Weight Management

happy woman weighing self

How to stop binge eating by helping your mind

Do you want to lose weight? The answer is probably yes, because so many people do. But wanting and wishing don’t make it happen. It’s clearly a very difficult thing for many people to do in spite of all the diet plans they’ve tried. Binge eating can make life so difficult and interfere with all your best laid plans. There’s more and more evidence that rather than focussing on food it’s important to focus on what’s happening in your mind. If you can’t get your mind on board, you’re likely to be doomed to failure. As well as knowing the calories in all the food you eat, you may know this too. But how to recruit your mind to help rather than hinder? You can give yourself a stiff talking to. That may work for a while, but really what you need is something that will work long term. You may be hyper-critical of yourself, but that won’t work either. Here’s a simple, safe way to reduce binge eating. Not some mad ideas or some …

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unhealthy lady reaching for cake

Why do I put on weight as I get older?

As people get older, they often put on weight. They assume this is a normal, natural state of affairs. They know that their metabolism slows as they get older. They know that’s why they are putting on weight. Yet for many people claiming a slower metabolism is an excuse for piling on the pounds. Does metabolism slow with age? Metabolism does slow, but not by the huge amount that many people think. Researchers from Pennington Biomedical Research Center (USA) studied how metabolism changes with age. Four Pennington Biomedical researchers were part of an international team of scientists who analyzed the average calories burned by more than 6,600 people as they went about their daily lives. The participants’ ages ranged from one week old to 95 years, and they lived in 29 different countries. They found that our metabolisms don’t really start to decline again until after age 60. The slowdown is gradual, only 0.7 percent a year. But a person in their 90s needs 26 percent fewer calories each day than someone in midlife. Lost …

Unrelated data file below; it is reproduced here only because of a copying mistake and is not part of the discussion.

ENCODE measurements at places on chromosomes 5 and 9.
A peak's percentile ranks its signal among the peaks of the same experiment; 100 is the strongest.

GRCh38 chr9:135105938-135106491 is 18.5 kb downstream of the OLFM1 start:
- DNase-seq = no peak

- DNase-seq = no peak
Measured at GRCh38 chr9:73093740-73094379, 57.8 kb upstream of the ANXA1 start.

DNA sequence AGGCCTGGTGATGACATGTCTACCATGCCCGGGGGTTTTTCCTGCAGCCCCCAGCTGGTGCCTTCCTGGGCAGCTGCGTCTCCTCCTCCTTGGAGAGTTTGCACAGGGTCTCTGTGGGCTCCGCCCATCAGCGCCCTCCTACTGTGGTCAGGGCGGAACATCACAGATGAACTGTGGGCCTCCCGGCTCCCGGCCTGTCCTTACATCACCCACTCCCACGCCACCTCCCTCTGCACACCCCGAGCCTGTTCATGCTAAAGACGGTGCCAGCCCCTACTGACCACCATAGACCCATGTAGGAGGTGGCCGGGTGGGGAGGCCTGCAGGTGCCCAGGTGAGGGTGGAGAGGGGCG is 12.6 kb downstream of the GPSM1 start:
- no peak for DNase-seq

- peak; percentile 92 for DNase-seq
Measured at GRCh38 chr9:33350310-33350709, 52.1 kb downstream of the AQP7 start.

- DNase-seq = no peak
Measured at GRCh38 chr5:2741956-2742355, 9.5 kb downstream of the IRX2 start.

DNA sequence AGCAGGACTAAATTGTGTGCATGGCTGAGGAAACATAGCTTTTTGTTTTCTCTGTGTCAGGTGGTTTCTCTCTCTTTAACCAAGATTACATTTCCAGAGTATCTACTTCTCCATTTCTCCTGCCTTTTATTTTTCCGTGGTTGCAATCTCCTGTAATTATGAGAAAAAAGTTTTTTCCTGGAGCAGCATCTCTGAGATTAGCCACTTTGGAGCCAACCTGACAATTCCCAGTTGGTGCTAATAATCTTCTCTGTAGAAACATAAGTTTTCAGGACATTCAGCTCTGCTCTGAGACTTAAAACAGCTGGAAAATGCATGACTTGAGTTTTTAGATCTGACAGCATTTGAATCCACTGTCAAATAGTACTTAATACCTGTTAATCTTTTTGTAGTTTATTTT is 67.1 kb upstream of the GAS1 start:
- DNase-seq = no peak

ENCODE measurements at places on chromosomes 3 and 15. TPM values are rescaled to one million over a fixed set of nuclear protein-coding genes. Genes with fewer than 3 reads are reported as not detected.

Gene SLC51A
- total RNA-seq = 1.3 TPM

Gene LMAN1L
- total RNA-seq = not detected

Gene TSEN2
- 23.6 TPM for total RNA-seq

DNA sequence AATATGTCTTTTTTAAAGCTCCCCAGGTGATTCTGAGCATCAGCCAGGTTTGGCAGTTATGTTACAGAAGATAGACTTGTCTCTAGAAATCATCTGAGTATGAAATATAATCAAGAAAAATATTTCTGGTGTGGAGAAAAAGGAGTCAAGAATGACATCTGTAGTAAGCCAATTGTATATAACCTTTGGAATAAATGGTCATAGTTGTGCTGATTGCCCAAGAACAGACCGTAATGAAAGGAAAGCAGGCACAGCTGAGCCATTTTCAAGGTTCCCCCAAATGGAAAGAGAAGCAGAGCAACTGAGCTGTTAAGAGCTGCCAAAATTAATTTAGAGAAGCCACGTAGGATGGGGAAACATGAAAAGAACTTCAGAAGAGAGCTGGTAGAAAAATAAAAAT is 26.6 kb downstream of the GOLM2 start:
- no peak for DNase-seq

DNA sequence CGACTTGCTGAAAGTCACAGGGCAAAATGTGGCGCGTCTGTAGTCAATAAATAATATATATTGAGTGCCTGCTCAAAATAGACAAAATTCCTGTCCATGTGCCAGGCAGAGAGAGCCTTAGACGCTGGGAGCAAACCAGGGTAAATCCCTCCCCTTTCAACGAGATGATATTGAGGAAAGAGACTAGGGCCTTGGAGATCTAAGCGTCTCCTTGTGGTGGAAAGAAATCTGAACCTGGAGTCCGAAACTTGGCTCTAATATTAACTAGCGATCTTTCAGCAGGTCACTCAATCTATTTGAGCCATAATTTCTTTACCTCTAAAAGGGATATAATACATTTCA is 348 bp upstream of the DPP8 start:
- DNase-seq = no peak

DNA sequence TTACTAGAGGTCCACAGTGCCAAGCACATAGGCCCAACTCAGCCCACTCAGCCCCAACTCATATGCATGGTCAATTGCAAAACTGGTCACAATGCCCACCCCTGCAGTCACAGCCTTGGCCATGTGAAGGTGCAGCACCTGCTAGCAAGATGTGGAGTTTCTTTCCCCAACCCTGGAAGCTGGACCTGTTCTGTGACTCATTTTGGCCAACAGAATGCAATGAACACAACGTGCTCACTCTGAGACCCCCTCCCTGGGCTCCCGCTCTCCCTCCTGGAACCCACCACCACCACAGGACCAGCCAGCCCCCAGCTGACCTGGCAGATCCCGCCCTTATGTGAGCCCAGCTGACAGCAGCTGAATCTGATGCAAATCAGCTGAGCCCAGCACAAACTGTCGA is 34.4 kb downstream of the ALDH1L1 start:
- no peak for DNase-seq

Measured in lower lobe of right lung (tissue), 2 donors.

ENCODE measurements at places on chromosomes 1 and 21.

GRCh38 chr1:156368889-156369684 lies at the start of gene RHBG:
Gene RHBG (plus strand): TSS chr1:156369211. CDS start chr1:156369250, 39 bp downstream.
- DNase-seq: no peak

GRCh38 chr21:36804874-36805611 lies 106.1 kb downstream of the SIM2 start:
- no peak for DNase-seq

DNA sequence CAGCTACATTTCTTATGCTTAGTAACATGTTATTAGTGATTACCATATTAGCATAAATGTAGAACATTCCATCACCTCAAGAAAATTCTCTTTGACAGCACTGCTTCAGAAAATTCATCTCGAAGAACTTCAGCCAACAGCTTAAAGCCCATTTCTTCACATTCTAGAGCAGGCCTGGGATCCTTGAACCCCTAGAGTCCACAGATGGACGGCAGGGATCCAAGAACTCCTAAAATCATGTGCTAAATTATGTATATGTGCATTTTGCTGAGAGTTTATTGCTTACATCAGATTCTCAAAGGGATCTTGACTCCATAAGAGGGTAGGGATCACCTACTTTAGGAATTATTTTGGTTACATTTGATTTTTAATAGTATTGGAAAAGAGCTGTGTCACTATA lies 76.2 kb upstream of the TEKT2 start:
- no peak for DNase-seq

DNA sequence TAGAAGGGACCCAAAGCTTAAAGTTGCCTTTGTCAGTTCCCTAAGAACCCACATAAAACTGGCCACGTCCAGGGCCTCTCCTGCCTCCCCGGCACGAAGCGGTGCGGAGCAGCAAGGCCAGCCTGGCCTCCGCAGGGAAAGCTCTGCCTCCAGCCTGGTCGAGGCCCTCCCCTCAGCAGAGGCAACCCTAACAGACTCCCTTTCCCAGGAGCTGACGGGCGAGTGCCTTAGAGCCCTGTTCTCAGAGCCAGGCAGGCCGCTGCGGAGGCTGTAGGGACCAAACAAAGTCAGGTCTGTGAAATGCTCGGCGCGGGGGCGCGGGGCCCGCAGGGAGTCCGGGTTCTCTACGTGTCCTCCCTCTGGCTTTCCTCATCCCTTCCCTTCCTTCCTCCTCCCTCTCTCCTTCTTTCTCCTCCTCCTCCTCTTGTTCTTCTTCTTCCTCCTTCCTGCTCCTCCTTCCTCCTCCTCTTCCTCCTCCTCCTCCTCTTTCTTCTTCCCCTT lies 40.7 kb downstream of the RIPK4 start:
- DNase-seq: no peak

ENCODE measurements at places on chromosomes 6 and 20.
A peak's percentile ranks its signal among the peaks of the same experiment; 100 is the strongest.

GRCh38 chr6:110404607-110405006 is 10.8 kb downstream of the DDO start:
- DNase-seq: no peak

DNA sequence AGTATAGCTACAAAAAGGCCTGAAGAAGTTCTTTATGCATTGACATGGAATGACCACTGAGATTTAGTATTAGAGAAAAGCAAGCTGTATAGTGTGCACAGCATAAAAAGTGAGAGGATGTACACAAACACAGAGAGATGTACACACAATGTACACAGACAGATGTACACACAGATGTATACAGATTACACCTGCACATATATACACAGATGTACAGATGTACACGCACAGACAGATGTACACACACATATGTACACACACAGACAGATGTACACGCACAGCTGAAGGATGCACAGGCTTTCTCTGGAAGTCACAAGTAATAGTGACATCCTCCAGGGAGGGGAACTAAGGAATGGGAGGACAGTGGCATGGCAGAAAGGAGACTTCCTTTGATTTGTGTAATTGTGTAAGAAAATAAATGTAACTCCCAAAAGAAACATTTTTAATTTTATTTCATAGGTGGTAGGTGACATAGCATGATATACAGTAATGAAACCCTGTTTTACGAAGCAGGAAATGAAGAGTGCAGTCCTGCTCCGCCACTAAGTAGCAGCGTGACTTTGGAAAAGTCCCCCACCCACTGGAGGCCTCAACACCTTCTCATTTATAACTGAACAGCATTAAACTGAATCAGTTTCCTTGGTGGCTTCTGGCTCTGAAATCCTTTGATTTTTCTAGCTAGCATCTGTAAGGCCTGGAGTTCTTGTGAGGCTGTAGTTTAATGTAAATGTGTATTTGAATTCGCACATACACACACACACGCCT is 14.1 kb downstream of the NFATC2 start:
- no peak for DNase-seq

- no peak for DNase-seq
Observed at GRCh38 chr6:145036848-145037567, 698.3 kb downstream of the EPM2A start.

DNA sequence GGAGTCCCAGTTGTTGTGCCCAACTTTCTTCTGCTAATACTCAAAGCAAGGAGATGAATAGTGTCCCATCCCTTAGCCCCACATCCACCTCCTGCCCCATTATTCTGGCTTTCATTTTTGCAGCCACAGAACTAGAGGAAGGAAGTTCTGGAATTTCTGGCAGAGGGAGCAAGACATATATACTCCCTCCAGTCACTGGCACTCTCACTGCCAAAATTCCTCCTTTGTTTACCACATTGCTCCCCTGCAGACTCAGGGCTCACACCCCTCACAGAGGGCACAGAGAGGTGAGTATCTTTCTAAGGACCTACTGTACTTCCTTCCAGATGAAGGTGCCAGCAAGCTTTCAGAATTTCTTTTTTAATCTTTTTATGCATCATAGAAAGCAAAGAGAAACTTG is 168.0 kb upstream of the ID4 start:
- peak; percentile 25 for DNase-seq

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reward word

How to reward yourself (without using food or alcohol)

One common way of we reward ourselves is with food: I’ve spent ages cleaning the kitchen/ doing my tax return/being patient with my mum, so I deserve a little reward. I think I’ll have a bar of chocolate. Now that I’ve joined the gym, I can have a cake. This is fine occasionally. If you do it regularly, your weight is likely to increase and your health suffer from these high calorie, unhealthy foods. Some people reward themselves with alcohol: I’ve had a hard day at work, so I’ll open a bottle of wine (or two). My health problems are really getting me down, a large gin will cheer me up. I’ve finally tidied up the house, so now I can chill out with some beer. Occasionally this is fine, but it can turn from an occasional thing to a dependence on alcohol. Rewarding ourselves can be an important part of doing things successfully. It’s good to celebrate achieving goals, and important markers along the way to our biggest goals. It’s also important to kick …

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weight loss plan

The most effective weight loss diet plan

If you want to lose weight and keep it off, you need a plan. Here are the things you should consider, some practical suggestions and some surprising facts too. “I want to lose weight.” How often have you said it, but not achieved it? Most women, and a lot of men, have said but not achieved this more times than they care to remember. But, as you should know by now, wishing for it, doesn’t make it happen. So how can you turn “I want to lose weight” into “Yippee, I’m losing weight and feel great”. Firstly, I don’t have a magic wand, but nor does anyone else. Weight loss is one of the things you need to work at, not just wish for. Here’s a plan of campaign. Read it, think about it, but most importantly put it into practice. Knowing this stuff doesn’t mean you lose weight. Acting on it, means that you’ll almost certainly lose weight and look and feel a whole lot better. First have a quiet moment and stop wishing …

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scales for weight loss

Can allergies make you fat?

Allergies can make you fat. Read how and what to do about it, so you can turn off food cravings and gain more control of what and when you eat. One of the curious facts about people with food allergies is that they often appear to be addicted to the food that is causing their problem: “How can that be doing me harm? I feel better when I eat it. “ The food they crave may give them irritable bowel syndrome, eczema or asthma. It may even contribute to bingeing and an inability to control food intake. Food allergies can make it difficult for you to stick to a diet. They can lead you to feel hungry most of the time. You may find yourself waking tired and with a headache, craving something to make you feel better. Craving particular foods can be a sign of a need for a nutrient that is in the food that you crave. A deficiency of potassium may result in you craving avocadoes and bananas. A shortage of zinc …